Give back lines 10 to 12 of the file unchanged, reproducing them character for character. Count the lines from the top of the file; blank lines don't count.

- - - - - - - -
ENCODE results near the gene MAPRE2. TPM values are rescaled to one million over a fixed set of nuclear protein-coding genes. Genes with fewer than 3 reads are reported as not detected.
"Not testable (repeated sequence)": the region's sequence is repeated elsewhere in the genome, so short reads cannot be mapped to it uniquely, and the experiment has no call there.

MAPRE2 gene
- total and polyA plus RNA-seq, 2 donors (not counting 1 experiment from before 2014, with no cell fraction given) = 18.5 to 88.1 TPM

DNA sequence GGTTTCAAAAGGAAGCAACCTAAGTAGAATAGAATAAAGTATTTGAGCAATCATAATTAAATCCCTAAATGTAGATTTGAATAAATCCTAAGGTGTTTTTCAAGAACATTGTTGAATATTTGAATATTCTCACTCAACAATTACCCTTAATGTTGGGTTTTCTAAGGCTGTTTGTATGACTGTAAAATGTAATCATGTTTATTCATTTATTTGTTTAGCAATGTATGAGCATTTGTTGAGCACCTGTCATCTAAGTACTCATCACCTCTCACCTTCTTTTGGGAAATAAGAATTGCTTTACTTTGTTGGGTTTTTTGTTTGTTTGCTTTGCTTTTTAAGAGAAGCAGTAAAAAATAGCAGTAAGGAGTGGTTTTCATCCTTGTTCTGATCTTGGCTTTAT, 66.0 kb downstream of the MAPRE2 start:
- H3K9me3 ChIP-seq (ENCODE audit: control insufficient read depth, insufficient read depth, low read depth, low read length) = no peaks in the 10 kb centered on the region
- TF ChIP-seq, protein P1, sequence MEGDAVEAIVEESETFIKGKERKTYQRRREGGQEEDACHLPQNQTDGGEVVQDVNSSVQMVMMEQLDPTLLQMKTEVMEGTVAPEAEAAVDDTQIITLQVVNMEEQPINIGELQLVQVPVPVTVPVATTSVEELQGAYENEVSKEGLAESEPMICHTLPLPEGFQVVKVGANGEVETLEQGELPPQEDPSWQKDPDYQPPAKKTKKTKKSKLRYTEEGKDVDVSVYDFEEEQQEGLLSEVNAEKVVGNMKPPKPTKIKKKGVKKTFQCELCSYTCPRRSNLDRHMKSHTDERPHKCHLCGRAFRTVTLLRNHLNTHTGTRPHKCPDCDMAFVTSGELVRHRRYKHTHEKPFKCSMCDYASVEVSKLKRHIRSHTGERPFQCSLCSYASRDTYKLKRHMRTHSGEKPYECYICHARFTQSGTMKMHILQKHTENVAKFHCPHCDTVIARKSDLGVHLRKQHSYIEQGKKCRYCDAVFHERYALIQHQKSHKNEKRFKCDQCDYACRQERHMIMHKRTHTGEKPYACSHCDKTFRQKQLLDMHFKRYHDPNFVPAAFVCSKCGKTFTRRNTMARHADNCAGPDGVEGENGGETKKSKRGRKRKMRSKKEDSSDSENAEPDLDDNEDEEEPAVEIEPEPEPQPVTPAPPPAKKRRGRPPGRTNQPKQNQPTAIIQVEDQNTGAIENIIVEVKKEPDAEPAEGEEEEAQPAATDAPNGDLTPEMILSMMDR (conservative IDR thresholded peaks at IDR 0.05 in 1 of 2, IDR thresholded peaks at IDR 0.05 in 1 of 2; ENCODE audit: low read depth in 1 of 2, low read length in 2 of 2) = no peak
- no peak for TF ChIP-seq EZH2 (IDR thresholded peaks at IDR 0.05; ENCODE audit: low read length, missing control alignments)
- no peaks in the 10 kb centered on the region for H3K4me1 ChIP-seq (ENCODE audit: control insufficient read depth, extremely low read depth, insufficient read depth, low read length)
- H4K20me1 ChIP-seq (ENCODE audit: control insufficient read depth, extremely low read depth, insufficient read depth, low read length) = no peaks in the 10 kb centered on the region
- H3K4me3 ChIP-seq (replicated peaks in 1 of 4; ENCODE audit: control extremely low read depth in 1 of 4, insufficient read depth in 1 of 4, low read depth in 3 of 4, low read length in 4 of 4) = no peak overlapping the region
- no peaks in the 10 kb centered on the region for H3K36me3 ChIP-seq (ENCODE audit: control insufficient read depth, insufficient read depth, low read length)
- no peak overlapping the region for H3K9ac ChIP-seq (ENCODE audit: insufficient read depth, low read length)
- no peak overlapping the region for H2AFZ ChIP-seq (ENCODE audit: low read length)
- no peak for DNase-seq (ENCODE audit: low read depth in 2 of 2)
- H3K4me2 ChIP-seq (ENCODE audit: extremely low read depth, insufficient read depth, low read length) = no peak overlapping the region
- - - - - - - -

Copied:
- H4K20me1 ChIP-seq (ENCODE audit: control insufficient read depth, extremely low read depth, insufficient read depth, low read length) = no peaks in the 10 kb centered on the region
- H3K4me3 ChIP-seq (replicated peaks in 1 of 4; ENCODE audit: control extremely low read depth in 1 of 4, insufficient read depth in 1 of 4, low read depth in 3 of 4, low read length in 4 of 4) = no peak overlapping the region
- no peaks in the 10 kb centered on the region for H3K36me3 ChIP-seq (ENCODE audit: control insufficient read depth, insufficient read depth, low read length)